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How I Write and Learn

LC Goal Tracker

By a Learning Center Peer Tutor

With the shift to remote learning, it has been extremely hard to prioritize my plans. Instead of following through on my academic goals, I often end up spending time with my family, watching shows on Netflix, or even browsing through my emails.

Knowing that I had a midterm approaching, I decided it was time to break this cycle and search for tools to increase my productivity. I went to the Learning Center website and found the Goal Tracker, which let me set goals and reflect on my progress over three days. At the end of these three days, I was able to complete most of my goals, reflect on what strategies worked well, and adjust strategies that weren’t working for me.

Day 1: Plan

In the first part of the worksheet, I had to write my goals for the first day and list them in order of priority. I’m used to seeing my goals in alphabetical order on my online calendar, so prioritizing them was a new technique for me. I decided that my top priority was to work on a practice exam my professor had given us, my second goal was to review my notes, and my final goal was to rewrite my notes on a separate sheet. Although it was important for me to achieve all of these goals that day, listing them in order of priority gave me a sense of direction I was not used to.

In the "Plan" row, the left column reads plan, the middle column asks for goals, and goals are written in the right column.


In the second part of the worksheet, I had to check off the goals as I met them and write down any notes I had about my progress. Physically writing a checkmark next to each goal I accomplished was really satisfying. Even though I did not have time to finish everything, I could write a note next to a problem that I wanted to revisit later.

In the "Do" row, the left column reads do, the middle column asks for notes on goals, and author's notes on goals are in the right column.


The reflect section prompted me to think about what went well, what didn’t go well, and what I learned. I was pleased that I was able to accomplish my goals and sleep confidently knowing I had the knowledge to ace my exam. However, I went to bed an hour later than planned because I decided to take a break for dinner that ended up lasting two hours. As I reflected on what I learned, I realized that it didn’t feel worth it to take such a big break and relax when it meant that I had less time to sleep.

This reflection was really important for me because sometimes I will do something detrimental to my studying and, if I don’t pay attention, I end up doing it again. Now that I’ve actually written down and reflected on my major obstacles, I remember them better, and I feel more prepared to confront them when I am studying for future exams.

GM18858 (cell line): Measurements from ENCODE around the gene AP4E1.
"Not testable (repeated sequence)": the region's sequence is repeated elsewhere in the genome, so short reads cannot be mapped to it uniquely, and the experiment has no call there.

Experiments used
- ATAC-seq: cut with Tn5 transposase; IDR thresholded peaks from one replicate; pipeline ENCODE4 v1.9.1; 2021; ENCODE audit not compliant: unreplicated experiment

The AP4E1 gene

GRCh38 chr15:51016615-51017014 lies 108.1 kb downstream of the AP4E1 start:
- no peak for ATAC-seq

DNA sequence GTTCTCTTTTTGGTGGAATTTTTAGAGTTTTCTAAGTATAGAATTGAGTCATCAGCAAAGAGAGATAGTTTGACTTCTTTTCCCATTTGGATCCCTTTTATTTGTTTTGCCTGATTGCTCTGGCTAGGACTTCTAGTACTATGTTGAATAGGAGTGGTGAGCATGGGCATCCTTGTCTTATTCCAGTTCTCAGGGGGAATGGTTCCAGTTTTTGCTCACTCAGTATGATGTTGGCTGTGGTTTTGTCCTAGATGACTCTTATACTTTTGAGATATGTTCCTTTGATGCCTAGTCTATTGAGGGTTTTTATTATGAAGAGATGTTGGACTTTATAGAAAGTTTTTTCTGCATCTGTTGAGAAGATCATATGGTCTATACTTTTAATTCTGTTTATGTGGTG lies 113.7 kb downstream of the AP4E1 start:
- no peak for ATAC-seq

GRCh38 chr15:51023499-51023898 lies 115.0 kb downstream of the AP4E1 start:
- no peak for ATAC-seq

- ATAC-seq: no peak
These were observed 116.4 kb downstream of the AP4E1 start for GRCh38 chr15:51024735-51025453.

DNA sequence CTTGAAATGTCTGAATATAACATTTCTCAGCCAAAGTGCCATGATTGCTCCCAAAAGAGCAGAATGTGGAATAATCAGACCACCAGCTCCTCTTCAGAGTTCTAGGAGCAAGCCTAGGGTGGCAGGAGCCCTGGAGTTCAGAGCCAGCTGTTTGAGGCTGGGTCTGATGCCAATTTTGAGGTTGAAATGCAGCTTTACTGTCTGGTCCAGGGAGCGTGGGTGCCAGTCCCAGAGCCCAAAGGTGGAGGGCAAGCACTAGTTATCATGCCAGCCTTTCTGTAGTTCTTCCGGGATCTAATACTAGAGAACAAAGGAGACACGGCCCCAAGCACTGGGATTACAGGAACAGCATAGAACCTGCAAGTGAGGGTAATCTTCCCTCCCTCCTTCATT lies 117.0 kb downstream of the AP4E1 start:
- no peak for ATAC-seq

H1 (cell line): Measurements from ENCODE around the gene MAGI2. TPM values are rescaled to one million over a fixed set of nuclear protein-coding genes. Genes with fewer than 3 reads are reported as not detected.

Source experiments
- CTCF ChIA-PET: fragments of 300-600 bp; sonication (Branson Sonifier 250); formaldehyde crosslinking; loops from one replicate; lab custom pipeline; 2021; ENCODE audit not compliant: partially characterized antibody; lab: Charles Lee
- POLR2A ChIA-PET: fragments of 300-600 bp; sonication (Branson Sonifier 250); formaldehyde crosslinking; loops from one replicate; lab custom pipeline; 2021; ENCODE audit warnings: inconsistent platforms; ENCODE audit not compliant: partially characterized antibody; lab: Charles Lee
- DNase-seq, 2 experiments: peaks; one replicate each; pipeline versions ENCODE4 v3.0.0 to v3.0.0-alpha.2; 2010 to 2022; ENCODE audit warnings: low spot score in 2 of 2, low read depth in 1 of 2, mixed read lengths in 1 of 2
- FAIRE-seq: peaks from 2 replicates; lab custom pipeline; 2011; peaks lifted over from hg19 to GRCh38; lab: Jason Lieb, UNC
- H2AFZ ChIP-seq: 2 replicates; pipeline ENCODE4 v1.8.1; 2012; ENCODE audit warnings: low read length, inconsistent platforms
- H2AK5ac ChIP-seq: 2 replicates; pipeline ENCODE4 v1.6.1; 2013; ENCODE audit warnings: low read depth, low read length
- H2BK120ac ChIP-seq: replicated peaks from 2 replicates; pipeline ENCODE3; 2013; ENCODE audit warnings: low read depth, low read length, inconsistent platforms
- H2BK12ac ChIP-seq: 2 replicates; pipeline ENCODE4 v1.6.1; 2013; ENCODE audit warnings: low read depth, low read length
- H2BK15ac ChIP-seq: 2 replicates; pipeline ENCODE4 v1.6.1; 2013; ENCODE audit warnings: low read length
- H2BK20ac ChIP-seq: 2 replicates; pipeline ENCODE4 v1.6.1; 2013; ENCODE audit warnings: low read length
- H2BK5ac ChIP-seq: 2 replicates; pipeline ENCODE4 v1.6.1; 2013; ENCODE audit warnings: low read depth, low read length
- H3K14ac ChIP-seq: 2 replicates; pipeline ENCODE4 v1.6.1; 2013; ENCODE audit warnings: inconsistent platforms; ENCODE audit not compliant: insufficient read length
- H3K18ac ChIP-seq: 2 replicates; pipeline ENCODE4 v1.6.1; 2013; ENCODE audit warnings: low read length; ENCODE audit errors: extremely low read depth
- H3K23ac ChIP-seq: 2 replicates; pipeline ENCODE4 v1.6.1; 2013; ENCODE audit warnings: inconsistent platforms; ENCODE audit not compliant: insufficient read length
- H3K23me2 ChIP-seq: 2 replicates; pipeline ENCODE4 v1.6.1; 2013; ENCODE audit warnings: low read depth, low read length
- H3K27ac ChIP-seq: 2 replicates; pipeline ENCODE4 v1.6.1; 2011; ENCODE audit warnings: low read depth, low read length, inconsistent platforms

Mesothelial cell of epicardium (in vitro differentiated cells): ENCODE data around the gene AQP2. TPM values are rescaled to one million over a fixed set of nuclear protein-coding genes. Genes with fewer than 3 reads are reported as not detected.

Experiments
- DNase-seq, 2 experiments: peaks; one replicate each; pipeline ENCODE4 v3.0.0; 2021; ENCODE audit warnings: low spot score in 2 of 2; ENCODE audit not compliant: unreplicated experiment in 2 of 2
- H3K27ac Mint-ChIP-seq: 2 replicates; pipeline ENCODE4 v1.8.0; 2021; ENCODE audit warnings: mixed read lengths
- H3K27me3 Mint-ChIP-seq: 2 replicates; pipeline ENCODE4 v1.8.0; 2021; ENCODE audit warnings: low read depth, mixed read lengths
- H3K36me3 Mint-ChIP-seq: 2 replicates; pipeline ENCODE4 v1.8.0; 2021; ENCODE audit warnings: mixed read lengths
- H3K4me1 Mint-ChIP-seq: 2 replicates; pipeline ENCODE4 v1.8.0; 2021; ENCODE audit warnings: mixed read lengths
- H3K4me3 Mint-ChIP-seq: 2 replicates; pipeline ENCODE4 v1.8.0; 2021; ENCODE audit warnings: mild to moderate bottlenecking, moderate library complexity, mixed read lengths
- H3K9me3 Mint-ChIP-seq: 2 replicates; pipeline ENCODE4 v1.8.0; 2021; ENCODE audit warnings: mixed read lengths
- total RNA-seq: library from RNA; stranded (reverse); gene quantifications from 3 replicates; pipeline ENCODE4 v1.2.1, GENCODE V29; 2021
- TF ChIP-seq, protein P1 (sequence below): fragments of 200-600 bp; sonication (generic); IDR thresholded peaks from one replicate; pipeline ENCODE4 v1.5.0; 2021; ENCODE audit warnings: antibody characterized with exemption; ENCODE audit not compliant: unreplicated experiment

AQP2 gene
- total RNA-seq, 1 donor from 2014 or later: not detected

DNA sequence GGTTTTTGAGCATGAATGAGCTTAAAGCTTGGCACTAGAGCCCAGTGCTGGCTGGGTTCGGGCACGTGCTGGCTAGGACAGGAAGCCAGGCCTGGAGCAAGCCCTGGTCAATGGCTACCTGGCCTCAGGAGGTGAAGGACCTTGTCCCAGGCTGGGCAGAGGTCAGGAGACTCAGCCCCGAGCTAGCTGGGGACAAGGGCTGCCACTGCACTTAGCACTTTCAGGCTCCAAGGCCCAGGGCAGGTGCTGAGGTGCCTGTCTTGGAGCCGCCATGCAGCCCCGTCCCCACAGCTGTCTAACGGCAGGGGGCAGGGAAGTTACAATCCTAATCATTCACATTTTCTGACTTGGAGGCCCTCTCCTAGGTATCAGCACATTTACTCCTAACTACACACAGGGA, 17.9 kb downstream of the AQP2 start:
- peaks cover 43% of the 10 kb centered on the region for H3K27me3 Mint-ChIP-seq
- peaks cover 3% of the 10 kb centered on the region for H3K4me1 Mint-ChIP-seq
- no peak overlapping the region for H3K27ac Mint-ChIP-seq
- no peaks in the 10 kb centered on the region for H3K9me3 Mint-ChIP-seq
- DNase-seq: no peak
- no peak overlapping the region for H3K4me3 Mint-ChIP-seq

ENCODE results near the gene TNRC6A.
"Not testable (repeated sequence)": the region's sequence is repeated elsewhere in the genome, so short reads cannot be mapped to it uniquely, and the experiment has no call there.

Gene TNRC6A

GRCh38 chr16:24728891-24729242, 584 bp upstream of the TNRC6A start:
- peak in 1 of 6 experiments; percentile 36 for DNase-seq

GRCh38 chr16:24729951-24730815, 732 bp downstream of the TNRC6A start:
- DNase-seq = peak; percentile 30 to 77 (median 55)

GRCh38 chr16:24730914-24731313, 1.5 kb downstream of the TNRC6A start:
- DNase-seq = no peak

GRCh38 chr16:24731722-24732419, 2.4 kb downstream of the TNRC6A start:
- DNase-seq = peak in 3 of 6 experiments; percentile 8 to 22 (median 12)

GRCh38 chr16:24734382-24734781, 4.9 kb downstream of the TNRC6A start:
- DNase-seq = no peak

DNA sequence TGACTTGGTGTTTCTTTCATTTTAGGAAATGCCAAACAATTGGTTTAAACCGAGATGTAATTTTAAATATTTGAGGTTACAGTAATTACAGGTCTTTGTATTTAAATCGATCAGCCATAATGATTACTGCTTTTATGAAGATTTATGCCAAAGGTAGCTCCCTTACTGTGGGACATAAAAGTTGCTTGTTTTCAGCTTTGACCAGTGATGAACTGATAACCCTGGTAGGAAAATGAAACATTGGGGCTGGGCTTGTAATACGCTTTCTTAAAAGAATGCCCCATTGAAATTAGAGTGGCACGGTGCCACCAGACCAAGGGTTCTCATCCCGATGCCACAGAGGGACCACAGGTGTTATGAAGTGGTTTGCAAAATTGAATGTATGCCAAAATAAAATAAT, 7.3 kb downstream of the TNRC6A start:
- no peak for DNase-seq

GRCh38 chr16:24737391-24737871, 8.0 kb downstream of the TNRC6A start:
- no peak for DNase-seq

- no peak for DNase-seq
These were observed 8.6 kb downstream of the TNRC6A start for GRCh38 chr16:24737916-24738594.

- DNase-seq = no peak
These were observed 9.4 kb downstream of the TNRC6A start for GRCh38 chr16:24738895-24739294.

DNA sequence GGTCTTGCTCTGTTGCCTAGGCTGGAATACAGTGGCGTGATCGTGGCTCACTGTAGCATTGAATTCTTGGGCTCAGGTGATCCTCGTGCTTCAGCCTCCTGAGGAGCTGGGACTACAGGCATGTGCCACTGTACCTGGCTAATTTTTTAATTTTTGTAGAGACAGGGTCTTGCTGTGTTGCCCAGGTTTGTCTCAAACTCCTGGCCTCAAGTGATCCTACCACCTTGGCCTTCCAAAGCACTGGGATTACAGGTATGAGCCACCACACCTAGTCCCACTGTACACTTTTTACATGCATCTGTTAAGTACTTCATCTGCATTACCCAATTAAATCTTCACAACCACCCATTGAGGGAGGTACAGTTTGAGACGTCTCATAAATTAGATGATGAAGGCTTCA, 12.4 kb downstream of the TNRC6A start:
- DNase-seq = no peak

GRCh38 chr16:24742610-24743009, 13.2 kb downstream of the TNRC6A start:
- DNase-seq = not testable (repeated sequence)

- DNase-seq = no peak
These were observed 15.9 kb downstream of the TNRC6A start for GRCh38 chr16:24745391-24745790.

Reflection chart includes rows for what went well, what didn't, and what was learned. Author's responses to questions are written on right.

Days 2 & 3

For the next day, my goals, in order, were to take the midterm, respond to an email, complete the guided reading question for my biology class, and read a chapter of my physics book. I only ended up completing my first two goals of the day. As I completed the reflection part of the worksheet, I realized I was feeling burnt out from studying for a long time on Day 1 and from taking an exam on Day 2. My major takeaway was that it is okay to change my plans as long as I am still being productive and enjoying myself. Plus, I could add the goals I did not accomplish to my plan for day 3.

On day 3, reading my physics chapter was my last goal of the day, and once again, I did not get to that goal. As I reflected, I realized I was procrastinating on this goal, so I made a point of making it my top priority on the fourth day of studying. I also discovered that I struggle with completing tasks that are smaller and not as time-specific.

Overall, I really enjoyed the Goal Tracker worksheet, which encouraged me to plan ahead and allowed me to reflect on and prioritize my goals. I typically enjoy planning one week at a time, so the next time I use the goal tracker I might expand it to capture seven days worth of goals instead of three. Adding in an extra tool improved my time management skills and helped me avoid procrastination. Hopefully, I can find a way to extend this way of studying to the rest of my week or even the entire month!

This blog showcases the perspectives of UNC Chapel Hill community members learning and writing online. If you want to talk to a Writing and Learning Center coach about implementing strategies described in the blog, make an appointment with a writing coach or an academic coach today. Have an idea for a blog post about how you are learning and writing remotely? Contact us here.

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